The fact that such a large proportion of street children are in some employment or the other, not because of their choice but because of the compulsions of the life, speaks volumes about their condition.

• Income of the Street Children—street children’s income fell within the range of Rs 5 - 45/per day. 7% of the children earned as less as Rs 5 - 10/per day. 21% of the street children earned Rs 10 - 15/per day. 22% of the children managed to earn Rs 15 - 20/per day and 17% earned Rs 20 - 25/per day. The income of the remaining 33% of the children rose steadily touching a high of Rs 45/per day. Looking at the work hours and the money earned by these children it is apparent that these children have to work beyond normal adult hours of working and are still deprived of basic necessities.

• Expenditure of the Earned Income by the Street Children—the analysis of the collected data revealed that the majority of the street children (40%), spent the money either on themselves or gave it in the family. 36% of the children did not use the money on themselves at all, instead gave the whole money to the family for survival. Few children 17% spent the money mainly on themselves for small pleasures like movies or eating in life. This group mainly was of the run-away children who belong to their group on a mutual understanding of give and take and tend to show commitment to the peers.

Case Study

Om Prakash

Twelve years old Om Prakash definitely looked more like a seven to eight years old boy on the edge of middle childhood. He was frail and small structured but clever and sharp in the face. His parents live in Sangam Vihar but he has decided to live alone, on his own despite the availability of his parents and a home. He has found peer bondages and preferred to rather share his life and time with them, in place of living with the family.

Om Prakash feels attached to the mother. She usually earns meager amount of money by making chappaties’ at the road side restaurants and at the weddings. Om Prakash revealed to the investigator that his parents have not shared a cordial and comfortable relationship for a long time. His father is a rickshaw puller who used to spend his daily earnings on drinking alcohol. He never supported the family economically, instead used to beat them after getting drunk every night. This situation has lead to tremendous family stress and daily discord. The father had recently married another woman and has broken all contacts with the family.

Om Prakash has a practice of roaming around the streets of Sangam Vihar, picking waste papers, glass, plastic, iron and other scrap materials. Like many other street children, to earn approximately Rs 30 - 40/per day. From this money, he buys himself food, bidies. While speaking he coughed continuously and started to smoke a bidi after the conversation was over.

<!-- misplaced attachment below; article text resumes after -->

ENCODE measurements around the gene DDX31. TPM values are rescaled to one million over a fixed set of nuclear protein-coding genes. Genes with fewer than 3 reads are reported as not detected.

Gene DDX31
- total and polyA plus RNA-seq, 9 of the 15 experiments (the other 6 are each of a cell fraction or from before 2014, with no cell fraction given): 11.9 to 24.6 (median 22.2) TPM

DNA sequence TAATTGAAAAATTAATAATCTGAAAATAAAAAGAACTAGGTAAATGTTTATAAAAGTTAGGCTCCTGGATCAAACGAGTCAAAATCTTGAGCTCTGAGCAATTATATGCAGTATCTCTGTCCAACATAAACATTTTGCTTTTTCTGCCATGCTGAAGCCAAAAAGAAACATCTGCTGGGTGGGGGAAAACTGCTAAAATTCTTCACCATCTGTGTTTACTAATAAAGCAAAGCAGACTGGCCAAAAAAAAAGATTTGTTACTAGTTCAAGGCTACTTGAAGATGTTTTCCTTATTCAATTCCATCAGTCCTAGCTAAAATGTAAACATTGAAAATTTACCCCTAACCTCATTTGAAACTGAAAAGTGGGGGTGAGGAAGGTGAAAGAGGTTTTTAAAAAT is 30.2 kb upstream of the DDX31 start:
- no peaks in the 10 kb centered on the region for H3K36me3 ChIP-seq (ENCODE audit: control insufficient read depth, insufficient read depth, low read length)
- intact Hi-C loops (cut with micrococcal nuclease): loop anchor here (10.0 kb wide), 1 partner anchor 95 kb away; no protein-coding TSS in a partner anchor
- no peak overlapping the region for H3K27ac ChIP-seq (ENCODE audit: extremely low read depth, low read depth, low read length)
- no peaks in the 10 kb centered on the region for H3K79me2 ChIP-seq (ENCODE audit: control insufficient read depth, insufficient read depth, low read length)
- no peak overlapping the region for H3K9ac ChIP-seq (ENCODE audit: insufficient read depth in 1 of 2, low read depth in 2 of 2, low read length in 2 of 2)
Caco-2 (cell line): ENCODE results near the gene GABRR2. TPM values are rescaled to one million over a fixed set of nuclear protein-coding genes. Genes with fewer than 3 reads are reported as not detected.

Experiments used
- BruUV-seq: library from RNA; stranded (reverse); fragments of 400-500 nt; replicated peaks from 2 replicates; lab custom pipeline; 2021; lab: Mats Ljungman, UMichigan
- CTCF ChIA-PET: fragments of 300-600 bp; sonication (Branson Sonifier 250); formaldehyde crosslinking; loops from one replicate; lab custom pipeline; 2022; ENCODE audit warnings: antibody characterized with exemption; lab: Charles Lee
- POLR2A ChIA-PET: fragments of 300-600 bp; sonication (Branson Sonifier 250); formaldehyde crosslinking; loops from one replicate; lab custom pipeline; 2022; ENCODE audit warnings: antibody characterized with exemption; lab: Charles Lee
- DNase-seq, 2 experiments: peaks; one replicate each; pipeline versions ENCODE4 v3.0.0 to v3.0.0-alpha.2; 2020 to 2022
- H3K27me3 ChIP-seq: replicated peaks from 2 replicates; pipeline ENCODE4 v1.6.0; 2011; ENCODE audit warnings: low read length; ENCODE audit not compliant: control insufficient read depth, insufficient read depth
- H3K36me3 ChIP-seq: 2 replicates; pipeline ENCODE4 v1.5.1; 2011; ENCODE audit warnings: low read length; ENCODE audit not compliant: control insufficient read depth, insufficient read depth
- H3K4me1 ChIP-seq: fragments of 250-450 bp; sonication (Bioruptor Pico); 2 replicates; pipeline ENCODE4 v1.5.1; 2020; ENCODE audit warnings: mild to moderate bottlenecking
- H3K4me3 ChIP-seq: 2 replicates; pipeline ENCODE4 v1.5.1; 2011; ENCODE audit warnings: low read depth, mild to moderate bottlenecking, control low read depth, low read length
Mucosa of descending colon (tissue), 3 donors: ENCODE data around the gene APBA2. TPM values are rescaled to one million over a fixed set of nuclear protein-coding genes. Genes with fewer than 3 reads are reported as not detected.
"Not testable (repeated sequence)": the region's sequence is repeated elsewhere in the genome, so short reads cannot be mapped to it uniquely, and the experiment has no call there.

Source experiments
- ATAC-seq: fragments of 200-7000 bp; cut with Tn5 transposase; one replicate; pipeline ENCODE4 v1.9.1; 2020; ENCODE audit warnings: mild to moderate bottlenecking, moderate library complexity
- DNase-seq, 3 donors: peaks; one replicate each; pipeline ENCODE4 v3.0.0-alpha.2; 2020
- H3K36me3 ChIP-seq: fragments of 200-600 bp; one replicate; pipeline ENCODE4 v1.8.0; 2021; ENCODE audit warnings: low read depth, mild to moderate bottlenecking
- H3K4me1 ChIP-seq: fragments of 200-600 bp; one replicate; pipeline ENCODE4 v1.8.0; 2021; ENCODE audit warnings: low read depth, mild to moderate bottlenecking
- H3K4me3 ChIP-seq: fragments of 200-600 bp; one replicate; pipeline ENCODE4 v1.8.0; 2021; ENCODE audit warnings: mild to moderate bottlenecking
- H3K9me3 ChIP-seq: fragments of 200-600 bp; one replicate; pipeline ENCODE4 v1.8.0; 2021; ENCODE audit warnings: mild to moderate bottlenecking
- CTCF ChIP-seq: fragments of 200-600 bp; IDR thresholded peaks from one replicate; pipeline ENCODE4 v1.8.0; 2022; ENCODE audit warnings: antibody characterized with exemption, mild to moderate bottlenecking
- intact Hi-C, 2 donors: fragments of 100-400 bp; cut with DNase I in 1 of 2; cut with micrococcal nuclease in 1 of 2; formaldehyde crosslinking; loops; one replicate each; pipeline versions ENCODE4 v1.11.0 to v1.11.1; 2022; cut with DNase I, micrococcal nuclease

He visits his mother once in a while. He lives with her for a day or two, gives her a little money and comes back to his street friends. In the late evenings he told with a smile that many of his friends collect on a concrete pavement outside a shop, where all the children laugh and play with each other. They play games with empty bottles, bottle lids and corks, explaining their own ways of gambling. Om Prakash goes to see Hindi films in a nearby theatre for which he spends any amount between Rs 35 - 50 depending on the availability of the type of ticket.

Om Prakash considers his pavement friends at his first family, who support him through difficult ties. “I will never go back permanently to my parents. I have no such desire.” At a very young age Om Prakash has leant to be alone. He is illiterate and does not want to study. He is not healthy and has wounds all over the body. He could not undergo any treatment at the Government hospital, because the security guards of the Government hospital did not let him in, then has to take medicines from the private doctor of their colony, who though he thinks charges more but is quite nice in behaviour. Investigator observed that Om Prakash was having an open wound in his leg, which was infected. He informed that while collecting rag he got the cut on his foot with a broken glass. He has not been under any treatment. He says that the wound will heal by itself. When he goes for the rag picking in the colonies, some people give him old clothes and sometimes food also. He has no fixed place for sleeping. Sometimes he sleeps on the footpath also.